This page contains a text in Old English with a modern English translation. This particular text and its translation are extracted from a lesson in the Early Indo-European Online series, where one may find detailed information about this text (see the Table of Contents page for Old English Online in EIEOL), and general information about the Old English language and its speakers' culture.
Geworhton ðá Wedra léode
hlæw on hliðe, sé wæs héah ond brád,
wæglíðendum wíde gesýne,
ond betimbredon on týn dagum
beadurófes bécn, bronda láfe
wealle beworhton, swá hyt weorðlícost
foresnotre men findan mihton.
Hí on beorg dydon bég ond siglu,
eall swylce hyrsta, swylce on horde ær
níðhédige men genumen hæfdon;
forléton eorla gestréon eorðan healdan,
gold on gréote, þær hit nú gén lifað
eldum swá unnyt, swá hit æror wæs.
Þá ymbe hlæw riodan hildedéore,
æþelinga bearn, ealra twelfe,
woldon care cwíðan, ond kyning mænan,
wordgyd wrecan, ond ymb wer sprecan;
eahtodan eorlscipe ond his ellenweorc
duguðum démdon, -- swá hit gedéfe bið,
þæt mon his winedryhten wordum herge,
ferhðum fréoge, þonne hé forð scile
of lichaman læded weorðan.
Swá begnornodon Géata léode
hláfordes hryre, heorðgenéatas;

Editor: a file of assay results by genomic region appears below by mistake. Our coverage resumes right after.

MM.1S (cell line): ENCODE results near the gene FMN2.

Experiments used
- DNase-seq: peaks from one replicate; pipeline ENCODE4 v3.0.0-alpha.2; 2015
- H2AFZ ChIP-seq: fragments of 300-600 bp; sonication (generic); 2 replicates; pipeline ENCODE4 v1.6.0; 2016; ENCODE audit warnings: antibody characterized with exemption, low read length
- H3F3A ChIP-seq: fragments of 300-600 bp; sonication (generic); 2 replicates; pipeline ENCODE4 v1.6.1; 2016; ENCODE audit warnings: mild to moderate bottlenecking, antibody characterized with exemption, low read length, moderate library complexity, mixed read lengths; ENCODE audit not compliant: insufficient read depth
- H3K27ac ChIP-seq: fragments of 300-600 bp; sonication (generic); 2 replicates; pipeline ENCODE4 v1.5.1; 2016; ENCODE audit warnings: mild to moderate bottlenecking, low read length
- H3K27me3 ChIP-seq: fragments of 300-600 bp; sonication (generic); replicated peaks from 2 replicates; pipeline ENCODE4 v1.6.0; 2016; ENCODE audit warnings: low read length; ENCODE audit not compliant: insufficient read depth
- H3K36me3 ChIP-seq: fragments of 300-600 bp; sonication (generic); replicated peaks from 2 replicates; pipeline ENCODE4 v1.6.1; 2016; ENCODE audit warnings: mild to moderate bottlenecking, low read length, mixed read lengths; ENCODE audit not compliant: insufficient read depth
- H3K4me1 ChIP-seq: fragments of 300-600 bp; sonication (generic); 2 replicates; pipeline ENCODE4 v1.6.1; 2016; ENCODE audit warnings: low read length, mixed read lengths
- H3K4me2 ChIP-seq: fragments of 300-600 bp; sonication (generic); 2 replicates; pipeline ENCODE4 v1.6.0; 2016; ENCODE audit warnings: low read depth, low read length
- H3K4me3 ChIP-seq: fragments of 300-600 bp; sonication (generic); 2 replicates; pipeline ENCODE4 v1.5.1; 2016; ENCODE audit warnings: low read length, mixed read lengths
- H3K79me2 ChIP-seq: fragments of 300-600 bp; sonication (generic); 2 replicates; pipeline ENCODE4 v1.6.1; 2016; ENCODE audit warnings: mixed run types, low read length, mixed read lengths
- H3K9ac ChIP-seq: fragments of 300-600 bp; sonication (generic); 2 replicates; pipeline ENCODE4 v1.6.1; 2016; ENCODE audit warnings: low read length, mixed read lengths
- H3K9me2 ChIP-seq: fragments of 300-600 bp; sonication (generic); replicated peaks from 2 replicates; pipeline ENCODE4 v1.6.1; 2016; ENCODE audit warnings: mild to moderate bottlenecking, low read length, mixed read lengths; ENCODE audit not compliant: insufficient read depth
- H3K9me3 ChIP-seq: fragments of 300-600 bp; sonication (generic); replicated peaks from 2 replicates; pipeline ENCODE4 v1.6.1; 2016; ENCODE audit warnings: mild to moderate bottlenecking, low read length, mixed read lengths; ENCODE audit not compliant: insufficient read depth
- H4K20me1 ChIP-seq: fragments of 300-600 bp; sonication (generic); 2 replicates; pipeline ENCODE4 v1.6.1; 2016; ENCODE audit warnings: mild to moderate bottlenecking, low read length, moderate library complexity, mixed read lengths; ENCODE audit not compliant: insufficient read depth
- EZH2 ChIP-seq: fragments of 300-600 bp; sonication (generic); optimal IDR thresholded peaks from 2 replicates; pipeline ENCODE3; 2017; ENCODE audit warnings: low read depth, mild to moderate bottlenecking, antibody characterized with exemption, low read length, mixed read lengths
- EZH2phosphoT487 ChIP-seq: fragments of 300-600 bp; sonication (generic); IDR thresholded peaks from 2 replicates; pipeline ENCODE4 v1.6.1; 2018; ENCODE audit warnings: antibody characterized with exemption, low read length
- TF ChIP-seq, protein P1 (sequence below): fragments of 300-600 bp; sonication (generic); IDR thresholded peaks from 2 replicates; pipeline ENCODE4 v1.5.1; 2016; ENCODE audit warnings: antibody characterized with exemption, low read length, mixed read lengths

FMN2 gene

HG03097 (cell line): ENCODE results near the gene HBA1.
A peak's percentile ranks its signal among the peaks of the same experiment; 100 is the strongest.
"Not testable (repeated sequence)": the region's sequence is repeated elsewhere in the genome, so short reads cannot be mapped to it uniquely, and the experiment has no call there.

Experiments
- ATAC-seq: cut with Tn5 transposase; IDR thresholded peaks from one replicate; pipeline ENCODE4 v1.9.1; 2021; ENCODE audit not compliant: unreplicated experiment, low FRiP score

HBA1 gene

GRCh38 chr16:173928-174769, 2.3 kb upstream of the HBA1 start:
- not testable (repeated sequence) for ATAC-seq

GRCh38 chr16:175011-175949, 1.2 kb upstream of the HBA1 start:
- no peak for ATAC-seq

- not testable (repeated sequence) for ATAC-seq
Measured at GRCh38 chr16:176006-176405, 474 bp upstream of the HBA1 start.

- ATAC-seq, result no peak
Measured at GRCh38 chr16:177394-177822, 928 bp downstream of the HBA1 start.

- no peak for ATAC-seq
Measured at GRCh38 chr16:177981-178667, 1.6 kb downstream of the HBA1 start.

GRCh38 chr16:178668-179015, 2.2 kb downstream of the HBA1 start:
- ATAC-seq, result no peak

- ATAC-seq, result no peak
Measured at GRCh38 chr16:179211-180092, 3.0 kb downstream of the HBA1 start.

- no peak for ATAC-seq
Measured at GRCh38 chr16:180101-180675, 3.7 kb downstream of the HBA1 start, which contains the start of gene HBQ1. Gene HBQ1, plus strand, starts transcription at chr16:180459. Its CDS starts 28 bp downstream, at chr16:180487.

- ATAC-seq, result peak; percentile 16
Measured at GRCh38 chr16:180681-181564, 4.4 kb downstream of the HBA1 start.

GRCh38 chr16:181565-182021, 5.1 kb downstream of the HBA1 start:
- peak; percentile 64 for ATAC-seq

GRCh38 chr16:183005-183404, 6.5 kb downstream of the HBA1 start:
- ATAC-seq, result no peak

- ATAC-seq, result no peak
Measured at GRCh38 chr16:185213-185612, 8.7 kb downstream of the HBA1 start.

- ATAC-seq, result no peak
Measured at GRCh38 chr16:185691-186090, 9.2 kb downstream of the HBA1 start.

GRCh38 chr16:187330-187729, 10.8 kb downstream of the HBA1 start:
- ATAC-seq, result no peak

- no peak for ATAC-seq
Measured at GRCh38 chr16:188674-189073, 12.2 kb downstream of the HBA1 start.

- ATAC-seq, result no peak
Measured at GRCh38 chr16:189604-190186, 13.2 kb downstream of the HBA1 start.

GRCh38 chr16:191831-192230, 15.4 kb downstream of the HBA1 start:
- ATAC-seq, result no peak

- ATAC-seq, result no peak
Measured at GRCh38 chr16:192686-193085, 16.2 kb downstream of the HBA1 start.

cwædon þæt hé wære wyruldcyninga
manna mildust ond monðwærust,
léodum líðost ond lofgeornost.
The people of the Weders built upon the hill a mound, which was high and wide, visible to seafarers from afar, and they constructed in ten days the hero's beacon; they enclosed the ashes from the flames with a wall, as prudent men might most worthily devise it. They placed on the barrow a crown and jewels, all such accoutrements as hostile men had earlier seized; they let the earth hold the wealth of noblemen, gold in the dust, where it still remains as useless to men as it ere was.
Then around the mound rode (those) brave in battle, the sons of noblemen, twelve in all; they wished to voice (their) grief, and bemoan the king, to recite an elegy, and speak about the man; they exalted (his) nobility and highly praised his courageous deeds, -- thus it is fitting, that one should honor his lord in words, should love (him) in spirit, when he shall be led forth from the body. Thus the people of the Geats mourned the death of their lord, (his) friends; they said that he was of earthly kings of men the gentlest and kindest, to (his) people the most gracious and the most eager for praise.